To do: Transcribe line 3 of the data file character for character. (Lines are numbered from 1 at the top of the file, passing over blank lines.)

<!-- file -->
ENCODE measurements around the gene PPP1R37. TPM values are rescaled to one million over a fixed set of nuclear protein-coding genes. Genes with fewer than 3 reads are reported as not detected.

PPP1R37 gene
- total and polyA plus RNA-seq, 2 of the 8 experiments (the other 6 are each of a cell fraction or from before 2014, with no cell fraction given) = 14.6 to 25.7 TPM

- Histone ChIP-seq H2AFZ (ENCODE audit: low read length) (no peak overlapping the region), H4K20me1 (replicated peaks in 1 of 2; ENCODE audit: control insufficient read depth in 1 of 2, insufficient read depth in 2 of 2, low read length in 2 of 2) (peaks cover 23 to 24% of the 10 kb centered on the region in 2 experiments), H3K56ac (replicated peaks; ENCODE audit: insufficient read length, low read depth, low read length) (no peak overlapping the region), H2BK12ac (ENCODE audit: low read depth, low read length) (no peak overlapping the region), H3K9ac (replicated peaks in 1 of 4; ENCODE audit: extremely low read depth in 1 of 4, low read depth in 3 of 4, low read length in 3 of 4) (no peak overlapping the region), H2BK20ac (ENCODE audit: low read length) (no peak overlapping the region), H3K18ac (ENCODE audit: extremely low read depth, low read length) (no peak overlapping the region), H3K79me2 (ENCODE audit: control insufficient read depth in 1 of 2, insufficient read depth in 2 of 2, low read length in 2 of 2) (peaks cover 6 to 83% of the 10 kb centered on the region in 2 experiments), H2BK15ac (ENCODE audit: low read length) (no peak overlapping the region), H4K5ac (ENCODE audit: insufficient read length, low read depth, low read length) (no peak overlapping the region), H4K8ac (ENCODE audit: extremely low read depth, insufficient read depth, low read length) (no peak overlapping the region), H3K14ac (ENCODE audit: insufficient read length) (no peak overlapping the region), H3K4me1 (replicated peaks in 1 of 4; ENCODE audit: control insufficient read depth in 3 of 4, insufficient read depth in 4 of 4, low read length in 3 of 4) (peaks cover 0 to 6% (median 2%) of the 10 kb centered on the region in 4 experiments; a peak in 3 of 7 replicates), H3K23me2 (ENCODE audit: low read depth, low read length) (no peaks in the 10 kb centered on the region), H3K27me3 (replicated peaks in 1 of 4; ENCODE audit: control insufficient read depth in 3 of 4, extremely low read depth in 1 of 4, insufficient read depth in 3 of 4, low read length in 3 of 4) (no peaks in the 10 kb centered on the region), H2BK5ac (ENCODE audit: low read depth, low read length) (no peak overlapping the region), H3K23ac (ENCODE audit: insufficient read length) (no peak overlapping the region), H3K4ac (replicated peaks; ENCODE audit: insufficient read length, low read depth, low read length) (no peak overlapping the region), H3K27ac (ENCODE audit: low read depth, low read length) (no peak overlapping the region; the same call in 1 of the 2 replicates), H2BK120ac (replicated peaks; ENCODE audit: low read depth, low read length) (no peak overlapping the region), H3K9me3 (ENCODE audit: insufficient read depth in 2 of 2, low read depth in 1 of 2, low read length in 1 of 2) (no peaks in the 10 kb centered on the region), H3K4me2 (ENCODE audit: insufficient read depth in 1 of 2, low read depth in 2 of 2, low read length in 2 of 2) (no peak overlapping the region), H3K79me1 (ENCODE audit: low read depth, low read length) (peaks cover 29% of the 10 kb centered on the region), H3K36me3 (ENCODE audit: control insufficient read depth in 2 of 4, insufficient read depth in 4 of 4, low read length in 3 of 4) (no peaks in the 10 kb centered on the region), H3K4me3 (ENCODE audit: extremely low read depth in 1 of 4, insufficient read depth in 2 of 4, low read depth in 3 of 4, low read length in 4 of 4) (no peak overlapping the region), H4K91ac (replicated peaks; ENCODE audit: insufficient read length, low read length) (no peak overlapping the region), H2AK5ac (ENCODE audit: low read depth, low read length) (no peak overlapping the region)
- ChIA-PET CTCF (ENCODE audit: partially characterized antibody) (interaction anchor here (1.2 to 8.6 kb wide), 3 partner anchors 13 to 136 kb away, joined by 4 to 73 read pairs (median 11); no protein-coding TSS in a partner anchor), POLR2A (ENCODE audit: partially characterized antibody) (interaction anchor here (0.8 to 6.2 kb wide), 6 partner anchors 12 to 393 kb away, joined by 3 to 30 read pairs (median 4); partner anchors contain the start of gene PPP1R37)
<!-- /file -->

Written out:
- total and polyA plus RNA-seq, 2 of the 8 experiments (the other 6 are each of a cell fraction or from before 2014, with no cell fraction given) = 14.6 to 25.7 TPM